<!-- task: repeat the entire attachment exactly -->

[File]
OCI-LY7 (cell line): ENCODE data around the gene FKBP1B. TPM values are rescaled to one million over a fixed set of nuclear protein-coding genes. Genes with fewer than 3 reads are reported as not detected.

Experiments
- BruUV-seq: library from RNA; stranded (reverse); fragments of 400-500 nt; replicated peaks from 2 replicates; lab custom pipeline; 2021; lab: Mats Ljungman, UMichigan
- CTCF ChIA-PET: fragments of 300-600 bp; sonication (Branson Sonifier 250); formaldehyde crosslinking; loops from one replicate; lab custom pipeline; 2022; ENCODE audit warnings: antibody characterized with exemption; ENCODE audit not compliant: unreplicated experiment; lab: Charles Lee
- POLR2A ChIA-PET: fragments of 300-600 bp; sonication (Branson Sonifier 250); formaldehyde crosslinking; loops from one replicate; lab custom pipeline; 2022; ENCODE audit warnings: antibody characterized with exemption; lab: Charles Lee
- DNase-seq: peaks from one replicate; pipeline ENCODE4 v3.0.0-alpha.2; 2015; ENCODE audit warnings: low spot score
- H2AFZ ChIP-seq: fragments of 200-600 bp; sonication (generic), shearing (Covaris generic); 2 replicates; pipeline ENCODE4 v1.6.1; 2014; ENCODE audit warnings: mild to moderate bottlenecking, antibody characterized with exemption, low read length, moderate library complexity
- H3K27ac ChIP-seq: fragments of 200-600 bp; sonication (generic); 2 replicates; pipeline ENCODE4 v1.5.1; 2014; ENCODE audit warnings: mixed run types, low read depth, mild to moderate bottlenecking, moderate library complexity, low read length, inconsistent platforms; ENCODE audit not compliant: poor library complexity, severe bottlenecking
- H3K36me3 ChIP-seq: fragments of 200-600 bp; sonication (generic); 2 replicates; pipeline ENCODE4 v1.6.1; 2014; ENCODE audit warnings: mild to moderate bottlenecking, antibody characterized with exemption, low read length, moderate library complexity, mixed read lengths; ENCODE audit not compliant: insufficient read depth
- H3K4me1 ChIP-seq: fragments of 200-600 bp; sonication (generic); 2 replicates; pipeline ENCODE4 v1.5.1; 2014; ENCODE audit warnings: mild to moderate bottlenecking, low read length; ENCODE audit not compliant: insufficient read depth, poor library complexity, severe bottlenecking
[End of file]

OCI-LY7 (cell line): ENCODE data around the gene FKBP1B. TPM values are rescaled to one million over a fixed set of nuclear protein-coding genes. Genes with fewer than 3 reads are reported as not detected.

Experiments
- BruUV-seq: library from RNA; stranded (reverse); fragments of 400-500 nt; replicated peaks from 2 replicates; lab custom pipeline; 2021; lab: Mats Ljungman, UMichigan
- CTCF ChIA-PET: fragments of 300-600 bp; sonication (Branson Sonifier 250); formaldehyde crosslinking; loops from one replicate; lab custom pipeline; 2022; ENCODE audit warnings: antibody characterized with exemption; ENCODE audit not compliant: unreplicated experiment; lab: Charles Lee
- POLR2A ChIA-PET: fragments of 300-600 bp; sonication (Branson Sonifier 250); formaldehyde crosslinking; loops from one replicate; lab custom pipeline; 2022; ENCODE audit warnings: antibody characterized with exemption; lab: Charles Lee
- DNase-seq: peaks from one replicate; pipeline ENCODE4 v3.0.0-alpha.2; 2015; ENCODE audit warnings: low spot score
- H2AFZ ChIP-seq: fragments of 200-600 bp; sonication (generic), shearing (Covaris generic); 2 replicates; pipeline ENCODE4 v1.6.1; 2014; ENCODE audit warnings: mild to moderate bottlenecking, antibody characterized with exemption, low read length, moderate library complexity
- H3K27ac ChIP-seq: fragments of 200-600 bp; sonication (generic); 2 replicates; pipeline ENCODE4 v1.5.1; 2014; ENCODE audit warnings: mixed run types, low read depth, mild to moderate bottlenecking, moderate library complexity, low read length, inconsistent platforms; ENCODE audit not compliant: poor library complexity, severe bottlenecking
- H3K36me3 ChIP-seq: fragments of 200-600 bp; sonication (generic); 2 replicates; pipeline ENCODE4 v1.6.1; 2014; ENCODE audit warnings: mild to moderate bottlenecking, antibody characterized with exemption, low read length, moderate library complexity, mixed read lengths; ENCODE audit not compliant: insufficient read depth
- H3K4me1 ChIP-seq: fragments of 200-600 bp; sonication (generic); 2 replicates; pipeline ENCODE4 v1.5.1; 2014; ENCODE audit warnings: mild to moderate bottlenecking, low read length; ENCODE audit not compliant: insufficient read depth, poor library complexity, severe bottlenecking